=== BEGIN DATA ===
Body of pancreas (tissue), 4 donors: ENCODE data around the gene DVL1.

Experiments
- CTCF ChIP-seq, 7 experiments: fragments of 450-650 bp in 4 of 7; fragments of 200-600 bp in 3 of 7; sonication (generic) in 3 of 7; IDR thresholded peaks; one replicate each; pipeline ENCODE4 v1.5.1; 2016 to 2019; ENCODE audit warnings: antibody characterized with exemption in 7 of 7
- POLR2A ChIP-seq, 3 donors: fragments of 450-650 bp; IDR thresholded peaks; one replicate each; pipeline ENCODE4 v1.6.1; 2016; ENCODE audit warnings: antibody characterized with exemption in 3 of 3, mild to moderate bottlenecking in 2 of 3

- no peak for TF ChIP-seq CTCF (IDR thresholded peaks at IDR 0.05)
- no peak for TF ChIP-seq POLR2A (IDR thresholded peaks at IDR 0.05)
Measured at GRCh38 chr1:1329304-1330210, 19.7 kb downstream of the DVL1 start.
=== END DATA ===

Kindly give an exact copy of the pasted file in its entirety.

Body of pancreas (tissue), 4 donors: ENCODE data around the gene DVL1.

Experiments
- CTCF ChIP-seq, 7 experiments: fragments of 450-650 bp in 4 of 7; fragments of 200-600 bp in 3 of 7; sonication (generic) in 3 of 7; IDR thresholded peaks; one replicate each; pipeline ENCODE4 v1.5.1; 2016 to 2019; ENCODE audit warnings: antibody characterized with exemption in 7 of 7
- POLR2A ChIP-seq, 3 donors: fragments of 450-650 bp; IDR thresholded peaks; one replicate each; pipeline ENCODE4 v1.6.1; 2016; ENCODE audit warnings: antibody characterized with exemption in 3 of 3, mild to moderate bottlenecking in 2 of 3

- no peak for TF ChIP-seq CTCF (IDR thresholded peaks at IDR 0.05)
- no peak for TF ChIP-seq POLR2A (IDR thresholded peaks at IDR 0.05)
Measured at GRCh38 chr1:1329304-1330210, 19.7 kb downstream of the DVL1 start.